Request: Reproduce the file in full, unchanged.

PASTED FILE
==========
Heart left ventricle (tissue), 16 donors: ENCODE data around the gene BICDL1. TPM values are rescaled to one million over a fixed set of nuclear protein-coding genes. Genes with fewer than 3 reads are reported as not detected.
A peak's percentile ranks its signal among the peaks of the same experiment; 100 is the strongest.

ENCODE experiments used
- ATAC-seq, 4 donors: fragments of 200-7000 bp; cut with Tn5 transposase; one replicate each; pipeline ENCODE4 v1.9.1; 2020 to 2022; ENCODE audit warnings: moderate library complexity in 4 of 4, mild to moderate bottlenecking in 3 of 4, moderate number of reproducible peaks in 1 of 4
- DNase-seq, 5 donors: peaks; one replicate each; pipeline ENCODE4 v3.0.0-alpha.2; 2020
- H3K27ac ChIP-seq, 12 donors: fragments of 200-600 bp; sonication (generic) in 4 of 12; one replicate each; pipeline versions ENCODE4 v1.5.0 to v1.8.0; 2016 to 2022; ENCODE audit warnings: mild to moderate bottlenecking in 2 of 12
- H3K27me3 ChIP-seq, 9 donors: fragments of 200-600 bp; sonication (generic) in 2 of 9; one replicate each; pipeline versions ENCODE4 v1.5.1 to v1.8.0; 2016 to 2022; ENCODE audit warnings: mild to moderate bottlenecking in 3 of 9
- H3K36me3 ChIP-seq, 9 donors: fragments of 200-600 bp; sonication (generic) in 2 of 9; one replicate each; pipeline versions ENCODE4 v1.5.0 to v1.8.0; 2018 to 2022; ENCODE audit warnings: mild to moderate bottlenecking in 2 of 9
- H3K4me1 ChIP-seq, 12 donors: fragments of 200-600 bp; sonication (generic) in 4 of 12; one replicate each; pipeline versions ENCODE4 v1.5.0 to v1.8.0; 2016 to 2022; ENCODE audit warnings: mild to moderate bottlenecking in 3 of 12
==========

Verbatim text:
Heart left ventricle (tissue), 16 donors: ENCODE data around the gene BICDL1. TPM values are rescaled to one million over a fixed set of nuclear protein-coding genes. Genes with fewer than 3 reads are reported as not detected.
A peak's percentile ranks its signal among the peaks of the same experiment; 100 is the strongest.

ENCODE experiments used
- ATAC-seq, 4 donors: fragments of 200-7000 bp; cut with Tn5 transposase; one replicate each; pipeline ENCODE4 v1.9.1; 2020 to 2022; ENCODE audit warnings: moderate library complexity in 4 of 4, mild to moderate bottlenecking in 3 of 4, moderate number of reproducible peaks in 1 of 4
- DNase-seq, 5 donors: peaks; one replicate each; pipeline ENCODE4 v3.0.0-alpha.2; 2020
- H3K27ac ChIP-seq, 12 donors: fragments of 200-600 bp; sonication (generic) in 4 of 12; one replicate each; pipeline versions ENCODE4 v1.5.0 to v1.8.0; 2016 to 2022; ENCODE audit warnings: mild to moderate bottlenecking in 2 of 12
- H3K27me3 ChIP-seq, 9 donors: fragments of 200-600 bp; sonication (generic) in 2 of 9; one replicate each; pipeline versions ENCODE4 v1.5.1 to v1.8.0; 2016 to 2022; ENCODE audit warnings: mild to moderate bottlenecking in 3 of 9
- H3K36me3 ChIP-seq, 9 donors: fragments of 200-600 bp; sonication (generic) in 2 of 9; one replicate each; pipeline versions ENCODE4 v1.5.0 to v1.8.0; 2018 to 2022; ENCODE audit warnings: mild to moderate bottlenecking in 2 of 9
- H3K4me1 ChIP-seq, 12 donors: fragments of 200-600 bp; sonication (generic) in 4 of 12; one replicate each; pipeline versions ENCODE4 v1.5.0 to v1.8.0; 2016 to 2022; ENCODE audit warnings: mild to moderate bottlenecking in 3 of 12